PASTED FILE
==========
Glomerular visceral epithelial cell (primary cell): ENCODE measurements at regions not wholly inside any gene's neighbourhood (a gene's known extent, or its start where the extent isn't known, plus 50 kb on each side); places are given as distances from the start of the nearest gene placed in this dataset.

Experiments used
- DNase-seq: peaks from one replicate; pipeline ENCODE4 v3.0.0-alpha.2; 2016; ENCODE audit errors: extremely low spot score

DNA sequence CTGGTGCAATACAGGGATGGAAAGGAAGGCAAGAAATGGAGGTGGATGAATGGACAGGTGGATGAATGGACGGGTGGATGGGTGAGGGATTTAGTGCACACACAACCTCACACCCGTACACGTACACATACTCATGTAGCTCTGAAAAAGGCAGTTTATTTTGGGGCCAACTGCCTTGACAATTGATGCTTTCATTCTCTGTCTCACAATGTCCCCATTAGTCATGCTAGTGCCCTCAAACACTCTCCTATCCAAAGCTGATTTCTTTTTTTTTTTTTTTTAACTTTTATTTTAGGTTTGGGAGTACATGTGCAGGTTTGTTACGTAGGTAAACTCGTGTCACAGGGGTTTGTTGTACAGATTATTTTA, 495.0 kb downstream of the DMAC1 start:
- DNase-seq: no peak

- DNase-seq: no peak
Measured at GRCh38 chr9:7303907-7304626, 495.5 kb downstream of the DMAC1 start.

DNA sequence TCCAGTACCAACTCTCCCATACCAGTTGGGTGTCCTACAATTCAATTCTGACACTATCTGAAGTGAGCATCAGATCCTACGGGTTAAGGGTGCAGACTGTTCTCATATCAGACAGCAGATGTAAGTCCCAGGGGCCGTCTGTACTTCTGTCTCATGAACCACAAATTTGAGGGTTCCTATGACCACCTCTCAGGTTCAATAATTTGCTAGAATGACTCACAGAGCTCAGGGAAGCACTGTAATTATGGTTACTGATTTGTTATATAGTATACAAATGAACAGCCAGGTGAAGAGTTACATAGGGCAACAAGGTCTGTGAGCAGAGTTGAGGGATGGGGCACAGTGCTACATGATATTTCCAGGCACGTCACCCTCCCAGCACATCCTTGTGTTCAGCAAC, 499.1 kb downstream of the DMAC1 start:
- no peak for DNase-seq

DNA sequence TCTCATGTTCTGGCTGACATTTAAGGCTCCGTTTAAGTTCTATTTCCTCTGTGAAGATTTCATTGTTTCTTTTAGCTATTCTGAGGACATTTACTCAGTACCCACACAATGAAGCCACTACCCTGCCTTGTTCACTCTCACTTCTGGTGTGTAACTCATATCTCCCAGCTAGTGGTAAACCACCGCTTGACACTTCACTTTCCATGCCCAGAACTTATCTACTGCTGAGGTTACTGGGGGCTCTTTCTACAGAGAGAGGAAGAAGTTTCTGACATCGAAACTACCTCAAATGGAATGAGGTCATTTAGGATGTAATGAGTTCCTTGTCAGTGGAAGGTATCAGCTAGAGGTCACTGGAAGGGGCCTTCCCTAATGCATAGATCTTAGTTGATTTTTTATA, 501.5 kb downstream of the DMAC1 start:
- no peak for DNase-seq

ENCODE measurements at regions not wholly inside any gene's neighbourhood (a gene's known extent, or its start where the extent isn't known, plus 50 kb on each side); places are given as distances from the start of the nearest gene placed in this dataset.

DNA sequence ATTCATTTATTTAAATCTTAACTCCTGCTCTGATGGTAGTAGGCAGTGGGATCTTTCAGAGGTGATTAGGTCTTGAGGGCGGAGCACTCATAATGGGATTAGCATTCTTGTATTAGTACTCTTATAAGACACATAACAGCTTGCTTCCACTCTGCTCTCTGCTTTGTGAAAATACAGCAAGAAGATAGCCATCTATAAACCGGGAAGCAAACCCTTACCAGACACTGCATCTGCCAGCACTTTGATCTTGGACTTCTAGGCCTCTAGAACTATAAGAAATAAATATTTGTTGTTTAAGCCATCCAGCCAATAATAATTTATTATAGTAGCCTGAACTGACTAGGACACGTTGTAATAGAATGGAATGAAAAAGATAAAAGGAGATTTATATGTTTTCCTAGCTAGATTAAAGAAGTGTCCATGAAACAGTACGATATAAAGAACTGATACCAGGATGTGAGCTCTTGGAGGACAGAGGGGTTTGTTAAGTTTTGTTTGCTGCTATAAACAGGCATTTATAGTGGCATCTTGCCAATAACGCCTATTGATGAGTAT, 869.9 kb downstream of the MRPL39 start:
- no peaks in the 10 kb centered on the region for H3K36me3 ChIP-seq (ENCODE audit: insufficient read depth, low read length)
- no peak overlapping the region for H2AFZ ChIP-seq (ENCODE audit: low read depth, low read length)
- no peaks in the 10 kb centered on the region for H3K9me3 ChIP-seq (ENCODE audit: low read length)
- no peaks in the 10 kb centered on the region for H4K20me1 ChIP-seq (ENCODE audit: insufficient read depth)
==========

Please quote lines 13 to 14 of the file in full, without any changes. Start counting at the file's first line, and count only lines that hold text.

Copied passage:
DNA sequence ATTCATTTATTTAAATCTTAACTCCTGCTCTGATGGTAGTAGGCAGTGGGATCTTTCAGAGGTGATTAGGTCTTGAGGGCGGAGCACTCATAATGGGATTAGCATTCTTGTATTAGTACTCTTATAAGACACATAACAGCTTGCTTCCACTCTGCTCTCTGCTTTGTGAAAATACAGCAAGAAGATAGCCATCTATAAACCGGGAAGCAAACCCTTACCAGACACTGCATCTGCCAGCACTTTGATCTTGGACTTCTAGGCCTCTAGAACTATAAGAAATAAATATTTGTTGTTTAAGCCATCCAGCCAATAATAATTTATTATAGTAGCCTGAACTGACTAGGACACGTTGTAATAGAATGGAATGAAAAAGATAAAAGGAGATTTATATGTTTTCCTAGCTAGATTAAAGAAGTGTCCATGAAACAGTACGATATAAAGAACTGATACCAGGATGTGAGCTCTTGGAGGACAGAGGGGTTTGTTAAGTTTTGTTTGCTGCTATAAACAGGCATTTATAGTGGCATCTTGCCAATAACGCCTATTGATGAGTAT, 869.9 kb downstream of the MRPL39 start:
- no peaks in the 10 kb centered on the region for H3K36me3 ChIP-seq (ENCODE audit: insufficient read depth, low read length)